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New Digital Collection Complete
The Jack Sheaffer Photograph Digital Collection, which spans three decades of southern Arizona's history, is now available online via the UA's Special Collections.
Jack Sheaffer's 1950-1970s-era images illustrate Tucson and southern Arizona's history during a time of explosive growth.
The University of Arizona's Special Collections, which regularly digitizes selections from its holdings to increase access to unique and rare material via the Web, has recently completed the Jack Sheaffer Photograph Digital Collection.
The collection of more than 10,000 images now available online, is an important addition to the University’s digital archive, said Erika Castano, an assistant librarian for UA Libraries.
"The photographed the fabric of southern Arizona," Castano said. "It is unique, special and very comprehensively documents Tucson during the 1950s through the 1970s."
The Sheaffer family granted the UA's Special Collections his papers, business records, negatives, as well as some prints upon his death in March of 1999.
The newly digitized collection, which spans 1955-1975, was culled from about 30,000 negatives, provides students and researchers from around the world with access to more than three decades of photographs documenting the people, places and events that shaped Tucson and southern Arizona in the latter half of the 20th century.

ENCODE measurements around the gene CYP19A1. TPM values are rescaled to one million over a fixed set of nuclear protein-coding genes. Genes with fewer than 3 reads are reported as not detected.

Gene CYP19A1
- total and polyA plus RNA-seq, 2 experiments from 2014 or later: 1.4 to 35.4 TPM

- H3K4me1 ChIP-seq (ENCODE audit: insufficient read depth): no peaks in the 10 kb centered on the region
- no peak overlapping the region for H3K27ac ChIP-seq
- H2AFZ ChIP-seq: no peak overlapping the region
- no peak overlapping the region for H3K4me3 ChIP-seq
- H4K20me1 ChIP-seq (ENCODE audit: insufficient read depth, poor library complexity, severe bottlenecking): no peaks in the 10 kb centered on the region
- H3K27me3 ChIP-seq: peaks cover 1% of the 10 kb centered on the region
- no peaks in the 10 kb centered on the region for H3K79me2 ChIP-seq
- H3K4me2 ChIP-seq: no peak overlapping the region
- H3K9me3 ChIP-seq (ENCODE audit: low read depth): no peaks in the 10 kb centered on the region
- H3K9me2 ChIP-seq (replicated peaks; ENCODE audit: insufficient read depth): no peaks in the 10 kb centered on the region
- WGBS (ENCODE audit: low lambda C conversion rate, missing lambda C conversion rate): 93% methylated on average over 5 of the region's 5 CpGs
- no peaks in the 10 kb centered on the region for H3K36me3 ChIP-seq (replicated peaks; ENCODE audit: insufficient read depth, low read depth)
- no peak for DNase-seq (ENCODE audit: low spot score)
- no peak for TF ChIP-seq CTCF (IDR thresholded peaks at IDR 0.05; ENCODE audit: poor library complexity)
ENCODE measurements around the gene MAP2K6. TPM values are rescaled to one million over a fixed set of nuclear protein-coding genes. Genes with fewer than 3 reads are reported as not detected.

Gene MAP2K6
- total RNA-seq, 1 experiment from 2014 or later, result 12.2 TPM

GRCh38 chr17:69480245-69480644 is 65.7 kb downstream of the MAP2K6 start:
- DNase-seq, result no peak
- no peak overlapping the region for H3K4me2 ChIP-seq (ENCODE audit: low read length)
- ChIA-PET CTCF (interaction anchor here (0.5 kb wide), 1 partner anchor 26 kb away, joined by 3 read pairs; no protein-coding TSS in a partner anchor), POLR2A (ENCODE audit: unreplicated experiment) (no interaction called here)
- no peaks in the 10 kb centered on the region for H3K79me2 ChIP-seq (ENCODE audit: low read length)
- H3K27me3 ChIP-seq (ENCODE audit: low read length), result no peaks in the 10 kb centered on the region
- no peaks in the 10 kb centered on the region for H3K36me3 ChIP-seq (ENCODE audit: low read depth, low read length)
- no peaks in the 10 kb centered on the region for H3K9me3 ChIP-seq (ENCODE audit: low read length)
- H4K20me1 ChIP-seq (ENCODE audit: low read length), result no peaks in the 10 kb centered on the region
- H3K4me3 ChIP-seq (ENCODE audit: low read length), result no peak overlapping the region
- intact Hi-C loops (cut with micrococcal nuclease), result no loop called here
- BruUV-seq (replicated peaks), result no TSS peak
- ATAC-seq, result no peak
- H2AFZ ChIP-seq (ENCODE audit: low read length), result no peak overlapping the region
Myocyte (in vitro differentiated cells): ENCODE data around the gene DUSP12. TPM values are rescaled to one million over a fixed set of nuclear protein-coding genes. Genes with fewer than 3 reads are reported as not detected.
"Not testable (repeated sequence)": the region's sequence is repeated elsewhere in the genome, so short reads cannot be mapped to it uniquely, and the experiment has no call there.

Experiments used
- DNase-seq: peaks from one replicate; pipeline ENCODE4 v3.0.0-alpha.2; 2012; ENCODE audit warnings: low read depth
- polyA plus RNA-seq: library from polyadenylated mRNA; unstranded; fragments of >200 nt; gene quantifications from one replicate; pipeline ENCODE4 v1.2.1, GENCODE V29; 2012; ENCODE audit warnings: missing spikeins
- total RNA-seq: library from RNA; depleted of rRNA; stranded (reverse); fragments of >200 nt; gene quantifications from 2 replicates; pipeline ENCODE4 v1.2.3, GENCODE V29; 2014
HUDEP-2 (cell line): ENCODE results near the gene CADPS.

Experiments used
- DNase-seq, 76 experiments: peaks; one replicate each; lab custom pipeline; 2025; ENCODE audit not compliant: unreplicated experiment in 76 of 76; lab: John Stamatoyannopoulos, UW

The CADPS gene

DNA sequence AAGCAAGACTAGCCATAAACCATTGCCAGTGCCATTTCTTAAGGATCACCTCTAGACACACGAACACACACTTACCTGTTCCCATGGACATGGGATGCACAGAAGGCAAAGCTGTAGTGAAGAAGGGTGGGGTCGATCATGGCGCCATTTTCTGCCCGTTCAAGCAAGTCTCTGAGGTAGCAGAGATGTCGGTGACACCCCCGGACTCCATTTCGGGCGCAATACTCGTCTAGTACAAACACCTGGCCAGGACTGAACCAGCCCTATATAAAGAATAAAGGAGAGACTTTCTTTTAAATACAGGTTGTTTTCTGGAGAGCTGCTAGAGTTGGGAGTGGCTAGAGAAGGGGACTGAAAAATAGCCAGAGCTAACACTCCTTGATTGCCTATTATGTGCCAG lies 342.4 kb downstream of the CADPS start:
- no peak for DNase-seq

Known through his life for his cigars and woolly attitude, Sheaffer is best remembered today for his colossal catalog of photos.
Sheaffer photographed tragic accidents, civil rights and anti-war marches, politicians, athletic events, celebrity visits and local beauty pageants, and the collection is continually growing.
His vast assortment of negatives includes thousands pertaining to the Tucson Rodeo and also “mugshots” of Paul Newman, Sidney Poitier, Sophia Loren, Johnny Cash, the Three Stooges and dozens of other celebrities.
"The collection really documents Tucson and southern Arizona during a time of explosive growth, where we can away from being a small town to a thriving city," Castano said. "Sheaffer documented the flavor of Tucson and southern Arizona along the way."
Each image is available for viewing upon request, and as visitors solicit reproductions, each newly digitalized photo is added to the digital collection. Rights and reproduction information, as well as an application for permission to publish, is available online.
"We hope the digital collection will grow over time," Castano said.
Sheaffer, born in southern Arizona in 1929, was a onetime amateur boxer. Having graduated from Tucson High School in 1947, he earned a scholarship to attend the Fred Archer School of Photography in Los Angeles, a renowned school of the art in the decades after World War II.
Returning to Tucson a year later, Sheaffer began working as a commercial photographer.
After a four-year stint overseas in the U.S. Air Force, Sheaffer returned once again to the Southwest and began freelancing for the Arizona Daily Star, establishing a connection that would shape his career.
Formally joining the staff in 1973, Sheaffer was the Arizona Daily Star’s chief photographer for 27 years – until 1982. That year, he was badly burned in an explosion at the Tucson Newspaper plant.
In 1985, Sheaffer compiled a book with fellow journalist and former managing editor of the Arizona Daily Star, Steve Emerine, "Jack Sheaffer’s Tucson, 1945-1965," which showcases some 500 of more than 44,000 photographs he made during his 40-year career.
"As chief photographer for the Arizona Daily Star, he took pictures of the gamut of activities going on," Castano said. "The big and the small – that's what makes this collection very special."